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Novelty camera maker JTT wields wild assortment of weird and wacky little digital cameras
posted Friday, October 19, 2012 at 5:50 PM EDT
I would like to work for Japan Trust Technology. While other camera manufacturers are locked into serious competition to outdo one another’s photographic advances, JTT definitely marches to the (off)beat of its own drummer. Recently, Camera Bag Editor Dan Havlik reported on the JTT CHOBi Cam Smile Smiley Face Pin Camera (~US$92). A still and video-cam secreted in what is one of ugliest iconic images ever, the CHOBi Cam Smile is just one example of JTT's eccentricities.
Now, I am not saying a tiny spy camera is a bad idea, but can you imagine James Bond wearing a smiley face button at the "chemin de fer" table in a Monte Carlo casino? Despite 007's smooth charm, even the Bond girls would kiss his sad face goodbye.
However, Dan's article only scratched the oddball surface of JTT.
If the CHOBi Cam Smile turns you off for spy work, JTT has an alternative for you, the CHOBi Cam Block (~US$50) that looks just like a Lego brick. The Cam Block is obviously the perfect spy camera for Official Junior Spies. I love how one of the camera's Lego brick "nubs" doubles as the shutter button.
For nature or science photographers, JTT offers the CHOBi Cam One (~US$65). This camera surprisingly looks just like an SLR. However, what differentiates the one from the other CHOBi Cams is that it takes time-lapse photos. "Oh yeah," you say, voice dripping with sarcasm. "Time-lapse films." Well, just look at this time-lapse sample epic shot with the camera and see if you still scoff.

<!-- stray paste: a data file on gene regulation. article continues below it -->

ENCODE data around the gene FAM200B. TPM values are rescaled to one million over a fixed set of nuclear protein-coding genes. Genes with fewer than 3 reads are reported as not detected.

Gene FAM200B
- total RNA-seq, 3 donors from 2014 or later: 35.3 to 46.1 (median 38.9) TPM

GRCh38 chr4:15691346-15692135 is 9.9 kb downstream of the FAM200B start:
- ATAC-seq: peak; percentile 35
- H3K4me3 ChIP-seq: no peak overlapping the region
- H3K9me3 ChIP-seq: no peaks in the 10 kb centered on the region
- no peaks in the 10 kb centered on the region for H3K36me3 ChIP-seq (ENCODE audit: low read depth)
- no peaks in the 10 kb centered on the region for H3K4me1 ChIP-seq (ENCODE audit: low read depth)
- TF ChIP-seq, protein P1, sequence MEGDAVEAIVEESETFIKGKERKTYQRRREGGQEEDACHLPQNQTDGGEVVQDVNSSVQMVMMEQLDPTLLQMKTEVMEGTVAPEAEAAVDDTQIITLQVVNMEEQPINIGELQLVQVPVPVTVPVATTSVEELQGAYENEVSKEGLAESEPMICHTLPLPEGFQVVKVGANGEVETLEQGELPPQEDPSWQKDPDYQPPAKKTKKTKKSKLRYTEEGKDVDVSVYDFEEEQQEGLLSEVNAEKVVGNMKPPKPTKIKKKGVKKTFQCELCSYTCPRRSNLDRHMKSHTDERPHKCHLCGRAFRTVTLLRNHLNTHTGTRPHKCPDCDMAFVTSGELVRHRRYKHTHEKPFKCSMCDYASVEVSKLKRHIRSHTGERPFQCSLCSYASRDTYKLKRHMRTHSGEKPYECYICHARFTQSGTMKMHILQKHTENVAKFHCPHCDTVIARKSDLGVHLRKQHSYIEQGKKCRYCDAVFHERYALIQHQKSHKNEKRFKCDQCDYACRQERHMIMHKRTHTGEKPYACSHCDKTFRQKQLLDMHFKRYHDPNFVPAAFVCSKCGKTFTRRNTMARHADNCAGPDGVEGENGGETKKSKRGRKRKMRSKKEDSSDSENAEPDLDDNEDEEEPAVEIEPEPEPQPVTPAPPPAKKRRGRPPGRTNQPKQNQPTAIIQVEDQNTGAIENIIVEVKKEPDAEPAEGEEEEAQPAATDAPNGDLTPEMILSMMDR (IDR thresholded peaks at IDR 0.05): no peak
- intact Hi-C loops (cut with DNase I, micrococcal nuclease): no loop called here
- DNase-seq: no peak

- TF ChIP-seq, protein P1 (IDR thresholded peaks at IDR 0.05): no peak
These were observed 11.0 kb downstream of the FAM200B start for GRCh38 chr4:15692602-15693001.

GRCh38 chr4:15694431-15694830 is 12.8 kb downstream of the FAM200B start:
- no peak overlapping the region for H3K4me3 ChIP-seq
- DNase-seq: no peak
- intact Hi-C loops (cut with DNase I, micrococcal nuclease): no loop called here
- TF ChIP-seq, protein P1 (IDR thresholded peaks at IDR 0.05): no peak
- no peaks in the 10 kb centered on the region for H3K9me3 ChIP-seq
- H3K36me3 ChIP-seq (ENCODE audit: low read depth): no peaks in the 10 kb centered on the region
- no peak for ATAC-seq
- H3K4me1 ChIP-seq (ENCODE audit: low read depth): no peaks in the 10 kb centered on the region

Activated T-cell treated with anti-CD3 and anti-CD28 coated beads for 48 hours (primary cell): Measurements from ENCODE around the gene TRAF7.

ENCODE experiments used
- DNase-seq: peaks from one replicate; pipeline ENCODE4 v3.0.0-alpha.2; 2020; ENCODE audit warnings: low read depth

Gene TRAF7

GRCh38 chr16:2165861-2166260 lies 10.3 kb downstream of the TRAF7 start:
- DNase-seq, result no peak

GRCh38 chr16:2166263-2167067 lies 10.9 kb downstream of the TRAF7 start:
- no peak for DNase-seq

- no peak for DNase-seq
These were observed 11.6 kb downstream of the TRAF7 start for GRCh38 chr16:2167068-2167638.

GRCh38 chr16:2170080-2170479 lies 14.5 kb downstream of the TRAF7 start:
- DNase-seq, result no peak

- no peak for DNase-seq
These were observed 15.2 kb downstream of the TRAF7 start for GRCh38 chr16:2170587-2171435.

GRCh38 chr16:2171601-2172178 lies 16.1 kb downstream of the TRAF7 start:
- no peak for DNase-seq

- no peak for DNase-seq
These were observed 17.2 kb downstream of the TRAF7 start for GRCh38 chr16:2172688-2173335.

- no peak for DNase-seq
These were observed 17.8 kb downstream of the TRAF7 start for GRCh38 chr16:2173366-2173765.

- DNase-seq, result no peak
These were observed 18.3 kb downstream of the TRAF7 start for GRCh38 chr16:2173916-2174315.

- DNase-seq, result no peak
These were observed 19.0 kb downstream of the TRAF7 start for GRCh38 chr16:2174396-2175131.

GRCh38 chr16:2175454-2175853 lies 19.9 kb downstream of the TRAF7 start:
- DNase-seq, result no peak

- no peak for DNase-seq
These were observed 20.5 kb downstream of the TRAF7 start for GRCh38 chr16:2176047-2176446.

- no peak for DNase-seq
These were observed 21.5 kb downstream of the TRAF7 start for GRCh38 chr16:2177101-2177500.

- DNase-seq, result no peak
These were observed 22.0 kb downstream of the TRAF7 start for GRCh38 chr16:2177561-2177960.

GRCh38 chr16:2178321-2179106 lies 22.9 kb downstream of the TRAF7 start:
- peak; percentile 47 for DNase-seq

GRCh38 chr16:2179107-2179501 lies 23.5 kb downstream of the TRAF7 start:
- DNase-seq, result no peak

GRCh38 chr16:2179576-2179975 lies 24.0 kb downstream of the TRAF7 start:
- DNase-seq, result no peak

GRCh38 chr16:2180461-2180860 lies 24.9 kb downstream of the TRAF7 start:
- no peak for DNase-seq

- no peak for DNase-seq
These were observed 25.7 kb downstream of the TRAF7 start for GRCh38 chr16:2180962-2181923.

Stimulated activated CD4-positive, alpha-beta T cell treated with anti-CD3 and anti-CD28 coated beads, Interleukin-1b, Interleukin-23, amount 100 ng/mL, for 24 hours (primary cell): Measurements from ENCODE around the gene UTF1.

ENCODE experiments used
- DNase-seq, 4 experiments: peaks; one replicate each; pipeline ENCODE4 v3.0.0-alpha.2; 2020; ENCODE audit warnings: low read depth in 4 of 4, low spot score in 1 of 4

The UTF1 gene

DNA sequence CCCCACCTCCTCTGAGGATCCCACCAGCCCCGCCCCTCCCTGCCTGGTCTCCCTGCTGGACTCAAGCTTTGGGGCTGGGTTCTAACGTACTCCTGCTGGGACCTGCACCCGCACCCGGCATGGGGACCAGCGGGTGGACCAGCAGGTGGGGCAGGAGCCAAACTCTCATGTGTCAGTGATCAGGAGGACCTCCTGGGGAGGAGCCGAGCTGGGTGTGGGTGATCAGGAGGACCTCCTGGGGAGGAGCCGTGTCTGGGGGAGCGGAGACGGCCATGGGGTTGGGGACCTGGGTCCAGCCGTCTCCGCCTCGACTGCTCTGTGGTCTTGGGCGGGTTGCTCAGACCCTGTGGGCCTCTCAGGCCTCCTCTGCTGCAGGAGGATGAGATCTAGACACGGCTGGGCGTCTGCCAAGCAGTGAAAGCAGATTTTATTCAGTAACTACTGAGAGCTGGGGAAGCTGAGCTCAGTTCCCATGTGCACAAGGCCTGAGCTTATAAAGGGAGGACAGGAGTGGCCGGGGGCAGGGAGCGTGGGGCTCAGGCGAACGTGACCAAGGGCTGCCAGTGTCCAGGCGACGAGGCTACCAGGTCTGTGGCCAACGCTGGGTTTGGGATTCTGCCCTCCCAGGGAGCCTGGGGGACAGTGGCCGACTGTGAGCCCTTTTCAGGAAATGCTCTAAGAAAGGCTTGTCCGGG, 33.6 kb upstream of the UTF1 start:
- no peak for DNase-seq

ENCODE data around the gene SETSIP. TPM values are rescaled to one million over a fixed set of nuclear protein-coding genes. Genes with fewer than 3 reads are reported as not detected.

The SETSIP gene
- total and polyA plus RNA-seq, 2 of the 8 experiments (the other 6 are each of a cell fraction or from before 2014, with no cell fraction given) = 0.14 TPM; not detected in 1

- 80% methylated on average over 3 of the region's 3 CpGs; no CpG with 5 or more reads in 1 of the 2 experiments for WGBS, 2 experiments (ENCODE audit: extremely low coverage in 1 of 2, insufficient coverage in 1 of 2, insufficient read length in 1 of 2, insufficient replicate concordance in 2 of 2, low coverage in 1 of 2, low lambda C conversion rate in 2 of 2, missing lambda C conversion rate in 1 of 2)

However, the JTT story doesn’t end here. Nothing I had seen yet on the company's site prepared me for the CHOBi Cam Pro ($76). This surely sets some sort of benchmark for itsy-bitsy, teeny-weenie cameras. Described as a “Mini Micro” digital camera, it's barely the size of my fingertip. At just 1.7 x .82 x .47 inches, it weighs a hair over an ounce and gives new meaning to the term pocket camera. In fact, I think I can stuff this bitsy baby into the tiny fifth pocket of my jeans. Yet this camera is not just a toy; it takes 12-megapixel still photos and 1,280 x 720p videos, although the quality of the images is naturally on the low side.
Last month, possibly riding the wave of CHOBi Cam Pro popularity, JTT came out with the CHOBi Cam Pro2 ($75). This is an advance of sorts over its predecessor, for the Pro2 is a night-vision version, with its own built-in infrared LEDs around the lens.
While none of the CHOBi Cams will replace my GF-1 or Canon 5D, there is a certain allure to them. Wacky as they are, they expand the definition of what a camera is, while providing different ways to explore the visual world.
There is something else to these weird cameras, too. I think their toylike nature and simplicity could spark a child’s imagination. The CHOBi Cam One with its time-lapse capability can open up an entire unseen world of nature and science for kids.
I remember how that happened for me, when as a scientifically oriented 11 year-old, my friends and I made time-lapse nature films. Using a cable release on my dad’s old 8mm Bolex, we filmed flowers growing and food rotting, and we showed our blockbusters at the annual school science fair. Not only were our little photographic experiments fun, but they also led many of us into scientific and photographic careers.
You can purchase or pre-order the above CHOBi Cam models, plus a few equally oddball others, at Japan Trend Shop. If you do buy one of these novelty cameras, please do come back and tell us what you think of it!
All photos courtesy of Japan Trust Technology/CHOBi Cam.
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